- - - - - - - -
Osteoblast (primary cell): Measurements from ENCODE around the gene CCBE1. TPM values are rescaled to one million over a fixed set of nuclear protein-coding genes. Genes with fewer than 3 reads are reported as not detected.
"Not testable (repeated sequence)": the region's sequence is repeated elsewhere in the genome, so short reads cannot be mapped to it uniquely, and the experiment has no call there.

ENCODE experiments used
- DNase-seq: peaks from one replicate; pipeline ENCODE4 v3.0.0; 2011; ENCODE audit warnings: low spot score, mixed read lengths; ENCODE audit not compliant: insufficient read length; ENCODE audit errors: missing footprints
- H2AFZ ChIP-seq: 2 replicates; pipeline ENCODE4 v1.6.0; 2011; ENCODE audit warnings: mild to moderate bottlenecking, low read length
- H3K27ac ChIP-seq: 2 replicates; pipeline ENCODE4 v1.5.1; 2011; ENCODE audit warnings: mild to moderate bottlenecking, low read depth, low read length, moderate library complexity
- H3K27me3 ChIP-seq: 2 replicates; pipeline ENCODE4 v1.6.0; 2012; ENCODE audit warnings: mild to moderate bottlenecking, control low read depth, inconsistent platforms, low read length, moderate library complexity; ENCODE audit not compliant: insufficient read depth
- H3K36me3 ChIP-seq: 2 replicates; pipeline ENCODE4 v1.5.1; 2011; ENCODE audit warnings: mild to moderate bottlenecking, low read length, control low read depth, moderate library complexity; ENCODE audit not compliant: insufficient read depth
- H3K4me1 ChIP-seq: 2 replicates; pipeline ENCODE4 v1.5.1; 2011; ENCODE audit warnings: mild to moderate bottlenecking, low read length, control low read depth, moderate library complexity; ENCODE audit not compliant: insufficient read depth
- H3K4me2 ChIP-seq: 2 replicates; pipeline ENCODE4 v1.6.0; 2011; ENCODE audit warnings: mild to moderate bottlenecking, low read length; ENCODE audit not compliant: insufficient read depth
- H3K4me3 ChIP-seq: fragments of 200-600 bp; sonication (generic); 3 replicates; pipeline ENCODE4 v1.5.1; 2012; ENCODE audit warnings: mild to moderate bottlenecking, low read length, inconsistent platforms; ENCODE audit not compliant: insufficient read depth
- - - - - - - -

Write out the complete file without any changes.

Osteoblast (primary cell): Measurements from ENCODE around the gene CCBE1. TPM values are rescaled to one million over a fixed set of nuclear protein-coding genes. Genes with fewer than 3 reads are reported as not detected.
"Not testable (repeated sequence)": the region's sequence is repeated elsewhere in the genome, so short reads cannot be mapped to it uniquely, and the experiment has no call there.

ENCODE experiments used
- DNase-seq: peaks from one replicate; pipeline ENCODE4 v3.0.0; 2011; ENCODE audit warnings: low spot score, mixed read lengths; ENCODE audit not compliant: insufficient read length; ENCODE audit errors: missing footprints
- H2AFZ ChIP-seq: 2 replicates; pipeline ENCODE4 v1.6.0; 2011; ENCODE audit warnings: mild to moderate bottlenecking, low read length
- H3K27ac ChIP-seq: 2 replicates; pipeline ENCODE4 v1.5.1; 2011; ENCODE audit warnings: mild to moderate bottlenecking, low read depth, low read length, moderate library complexity
- H3K27me3 ChIP-seq: 2 replicates; pipeline ENCODE4 v1.6.0; 2012; ENCODE audit warnings: mild to moderate bottlenecking, control low read depth, inconsistent platforms, low read length, moderate library complexity; ENCODE audit not compliant: insufficient read depth
- H3K36me3 ChIP-seq: 2 replicates; pipeline ENCODE4 v1.5.1; 2011; ENCODE audit warnings: mild to moderate bottlenecking, low read length, control low read depth, moderate library complexity; ENCODE audit not compliant: insufficient read depth
- H3K4me1 ChIP-seq: 2 replicates; pipeline ENCODE4 v1.5.1; 2011; ENCODE audit warnings: mild to moderate bottlenecking, low read length, control low read depth, moderate library complexity; ENCODE audit not compliant: insufficient read depth
- H3K4me2 ChIP-seq: 2 replicates; pipeline ENCODE4 v1.6.0; 2011; ENCODE audit warnings: mild to moderate bottlenecking, low read length; ENCODE audit not compliant: insufficient read depth
- H3K4me3 ChIP-seq: fragments of 200-600 bp; sonication (generic); 3 replicates; pipeline ENCODE4 v1.5.1; 2012; ENCODE audit warnings: mild to moderate bottlenecking, low read length, inconsistent platforms; ENCODE audit not compliant: insufficient read depth